1. The Delhi government has proposed the odd/even rule wherein cars with odd-numbered registration plates would ply on odd dates and those with even-numbered registration plates would do so on even dates. The idea is to reduce congestion as well as to reduce pollution resulting from vehicular emissions.
  2. The top court has asked the Centre to supply the Delhi traffic police with proper masks. The court noted that the policemen, who stand for long hours at traffic signals, should be supplied with masks so that their health is not compromised.
  3. The Supreme Court has also banned the registration of luxury SUVs and diesel cars above 2000cc in the national capital. Diesel cars are believed to be a major source of vehicular emissions.
  4. The green cess on commercial vehicles entering Delhi has been hiked by the top court by a whopping 100 per cent.The SC has directed the Delhi government to install boards notifying the new cess in 125 toll booths across Delhi.

5.The top court has ordered that all taxis plying in the city must convert to CNG from March next year

  1. The NGT has asked the central and state government not to buy diesel vehicles for its personnel. It also asked public administration departments and municipal bodies to take efforts to gradually phase out diesel vehicles.

Some of the latest technologies available are :-

1.There is an incredible global effort to implement known pollution abatement technologies on key sources of this non-carbon pollutionCristalACTiV Titanium Dioxide is one of several technologies that curb the emission of pollutants during combustion.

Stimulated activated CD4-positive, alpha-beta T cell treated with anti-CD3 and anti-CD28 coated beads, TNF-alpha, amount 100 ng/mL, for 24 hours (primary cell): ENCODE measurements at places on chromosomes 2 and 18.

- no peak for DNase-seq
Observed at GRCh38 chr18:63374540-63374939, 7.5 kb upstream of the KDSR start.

• In electrical power generation plants, selective catalytic reduction, utilising ultrafine titanium dioxide (TiO2) as a DeNOx catalyst, has been demonstrated to remove over 90 percent of the NOx generated by the combustion of coal, gas or other fossil fuels to produce electricity.
  • TiO2 acts as a catalyst to convert the harmful gases into harmless nitrogen and water vapour. This technology has been available for up to 30 years and has been demonstrated to be very effective.

2.Ener-Core’s Power Oxidation technology and equipment, which generates clean power from low-quality and waste gases that are produced as an undesirable by-product from various industries.

  • By replacing a gas turbine’s traditional combustor with Power Oxidation technology, low-quality and previously unusable waste gases that are currently flared, scrubbed or directly vented into the atmosphere, can now be converted into heat that can be used to spin a turbine or power a steam boiler, thereby generating low-cost on-site clean power and steam.